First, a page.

How humble are you? Let’s say, on a scale of 1 – 10 … 1 being the extreme of arrogance and pride and 10 being Jesus Himself … where would you sit? It feels like a bit of a trick question really, doesn’t it? How does one adequately reflect on their humility levels … in all humility!?
Humility is the act of valuing the dignity of others more highly than your own. Beyond just ‘thinking of others before yourself’ it’s actually surrendering your dignity; your ‘image’ in the eyes of others. It’s laying yourself down for the sake of bringing dignity to those around you. In Philippians 2, Paul talks about us having the same “mindset” as Christ and goes on to describe Jesus’ humility … first, to come to earth as a man (even though He is God) and secondly, to submit Himself to death on a cross (the most humiliating of deaths).
It takes humility to admit a lack of humility … and it is also the nature of pride to blind us to the ways in which a lack of humility presents itself in our lives.
So, time for a humility check-up! Maybe some of these things will highlight the areas for us where humility is most lacking.
You might be lacking in humility if …
- You boast in yourself
Proverbs 27:2 says “Let another praise you, and not your own mouth …” We all react negatively to someone blowing their own trumpet but a sign of pride at work in our lives is the need to self-promote. Do you find yourself boasting and bragging? Do you need to receive credit for the things you’ve done or said or the part you’ve played in another person’s success?
- You get defensive
To a certain extent, defensiveness is just reactive boasting. We are defending an incorrect perception, justifying our own actions or acting to ensure we don’t appear wrong, weak or lacking in anyway. “I was not!” “It was her idea!” Defensiveness (which is different to working together to reach mutual understanding) is a form of appearance management that often comes out our mouths in sharp tones and biting remarks.
- You fight or get angry
The substance of fighting is very nearly ‘always’ a sense of selfishness – beyond just defending ourselves we move to an aggressive desire to get our way, to be right. A lack of humility sees us convinced that those things are the most important – beyond caring for others. We very rarely fight on behalf of another person – we aren’t fighting for their dignity, we’re fighting for our own. Anger is a complete disregard for the heart of another person, it is to set your heart against them in hatred and aggression.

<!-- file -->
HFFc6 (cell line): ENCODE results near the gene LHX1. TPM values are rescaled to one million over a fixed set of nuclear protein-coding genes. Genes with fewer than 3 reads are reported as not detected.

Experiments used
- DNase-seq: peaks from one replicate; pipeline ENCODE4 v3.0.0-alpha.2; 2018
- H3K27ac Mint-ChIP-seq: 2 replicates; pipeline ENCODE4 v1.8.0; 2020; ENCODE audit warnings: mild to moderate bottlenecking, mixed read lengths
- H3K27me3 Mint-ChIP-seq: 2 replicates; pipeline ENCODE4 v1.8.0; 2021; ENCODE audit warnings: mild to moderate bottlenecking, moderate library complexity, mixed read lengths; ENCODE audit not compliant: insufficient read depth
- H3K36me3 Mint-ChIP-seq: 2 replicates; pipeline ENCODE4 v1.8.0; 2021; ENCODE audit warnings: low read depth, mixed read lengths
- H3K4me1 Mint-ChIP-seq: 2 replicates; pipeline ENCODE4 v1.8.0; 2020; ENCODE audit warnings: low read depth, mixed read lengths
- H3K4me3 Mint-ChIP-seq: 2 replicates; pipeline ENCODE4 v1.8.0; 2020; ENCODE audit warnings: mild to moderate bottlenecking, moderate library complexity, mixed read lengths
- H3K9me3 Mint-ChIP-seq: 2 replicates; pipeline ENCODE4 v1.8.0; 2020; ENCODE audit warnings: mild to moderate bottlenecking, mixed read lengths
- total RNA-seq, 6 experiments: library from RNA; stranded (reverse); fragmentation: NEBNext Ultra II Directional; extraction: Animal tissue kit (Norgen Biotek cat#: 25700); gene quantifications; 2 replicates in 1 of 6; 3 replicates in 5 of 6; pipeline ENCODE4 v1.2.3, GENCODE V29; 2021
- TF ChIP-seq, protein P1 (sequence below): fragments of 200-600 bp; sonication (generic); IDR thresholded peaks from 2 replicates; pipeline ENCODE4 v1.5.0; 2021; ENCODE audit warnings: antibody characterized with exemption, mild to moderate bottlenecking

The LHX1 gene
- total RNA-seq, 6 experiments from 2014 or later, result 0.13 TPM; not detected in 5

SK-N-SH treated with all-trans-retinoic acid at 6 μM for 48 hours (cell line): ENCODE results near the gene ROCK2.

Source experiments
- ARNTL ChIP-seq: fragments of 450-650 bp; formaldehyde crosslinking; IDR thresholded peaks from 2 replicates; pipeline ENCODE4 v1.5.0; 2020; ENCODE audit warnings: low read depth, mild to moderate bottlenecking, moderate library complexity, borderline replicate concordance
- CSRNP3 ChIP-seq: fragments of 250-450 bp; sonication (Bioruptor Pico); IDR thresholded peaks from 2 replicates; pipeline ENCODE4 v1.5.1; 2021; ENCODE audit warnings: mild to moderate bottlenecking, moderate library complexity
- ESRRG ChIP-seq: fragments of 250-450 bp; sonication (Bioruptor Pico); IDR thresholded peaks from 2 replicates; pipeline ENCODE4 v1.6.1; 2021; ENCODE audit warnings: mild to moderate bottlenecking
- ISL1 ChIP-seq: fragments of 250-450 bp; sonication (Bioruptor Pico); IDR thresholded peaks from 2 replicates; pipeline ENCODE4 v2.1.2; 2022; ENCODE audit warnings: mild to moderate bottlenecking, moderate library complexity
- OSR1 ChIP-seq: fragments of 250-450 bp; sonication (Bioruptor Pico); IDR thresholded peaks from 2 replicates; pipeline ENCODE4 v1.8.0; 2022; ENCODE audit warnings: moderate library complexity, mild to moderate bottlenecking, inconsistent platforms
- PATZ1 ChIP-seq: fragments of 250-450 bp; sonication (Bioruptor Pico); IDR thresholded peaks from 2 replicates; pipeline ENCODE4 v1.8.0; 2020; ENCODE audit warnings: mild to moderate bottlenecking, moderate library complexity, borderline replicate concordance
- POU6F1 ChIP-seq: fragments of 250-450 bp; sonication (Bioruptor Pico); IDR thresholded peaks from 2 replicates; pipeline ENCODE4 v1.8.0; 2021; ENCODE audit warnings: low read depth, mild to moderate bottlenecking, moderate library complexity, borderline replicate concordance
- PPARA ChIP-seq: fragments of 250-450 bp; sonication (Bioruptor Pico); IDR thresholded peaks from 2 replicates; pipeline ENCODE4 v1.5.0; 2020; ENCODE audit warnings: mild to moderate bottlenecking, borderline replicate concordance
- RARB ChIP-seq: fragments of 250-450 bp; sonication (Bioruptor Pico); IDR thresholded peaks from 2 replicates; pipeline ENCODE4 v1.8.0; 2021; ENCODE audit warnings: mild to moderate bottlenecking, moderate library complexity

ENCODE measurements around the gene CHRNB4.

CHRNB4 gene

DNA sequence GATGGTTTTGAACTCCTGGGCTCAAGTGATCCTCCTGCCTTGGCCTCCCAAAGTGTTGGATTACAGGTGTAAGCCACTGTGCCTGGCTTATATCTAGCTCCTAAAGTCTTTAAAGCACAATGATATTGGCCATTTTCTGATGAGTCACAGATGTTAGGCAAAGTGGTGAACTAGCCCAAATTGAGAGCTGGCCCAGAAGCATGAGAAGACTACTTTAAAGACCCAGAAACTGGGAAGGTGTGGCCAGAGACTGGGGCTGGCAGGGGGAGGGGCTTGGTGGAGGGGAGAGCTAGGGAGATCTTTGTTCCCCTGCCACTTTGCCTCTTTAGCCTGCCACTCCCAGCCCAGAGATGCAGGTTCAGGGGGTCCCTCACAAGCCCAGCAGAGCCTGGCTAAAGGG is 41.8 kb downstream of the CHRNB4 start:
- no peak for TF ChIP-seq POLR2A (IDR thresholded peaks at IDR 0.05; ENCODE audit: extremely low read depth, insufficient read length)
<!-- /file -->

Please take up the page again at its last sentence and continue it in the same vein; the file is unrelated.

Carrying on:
- You avoid confrontation
On the flip side – avoiding confrontation can be just as much a reflection of a lack of humility as fighting. Instead of putting our own needs first and fighting FOR something we elevate the potential for our own discomfort, embarrassment, awkwardness or hurt over bringing resolve to interactions or relationships. When conflict is non-combative it is actually a healthy part of life and relationship. It’s in those moments of communication, compromise and negotiation that we bring about the best ideas and the strongest relational ties.
- You are impatient or intolerant
STOP! I know what you’re thinking! “I wouldn’t be so impatient or intolerant if other people weren’t so annoying and intolerable!!” (Yes, I can read your minds – creepy isn’t it?) Impatience and intolerance are emotional reactions to things not happening like we would want or in the time frame we want. It is all about us. Humility requires that we care less about our own needs and our own plans in deference to care and concern for others.
- You make bad choices
Humility breeds wisdom. Humility encourages us to seek wise counsel, to submit ourselves to another’s expertise or experience, to ask questions and admit that we don’t know it all or may not have all we need in and of ourselves to navigate life successfully. Humility sees us valuing the best decision over our need to look like we have it all sorted.
- You give in to insecurity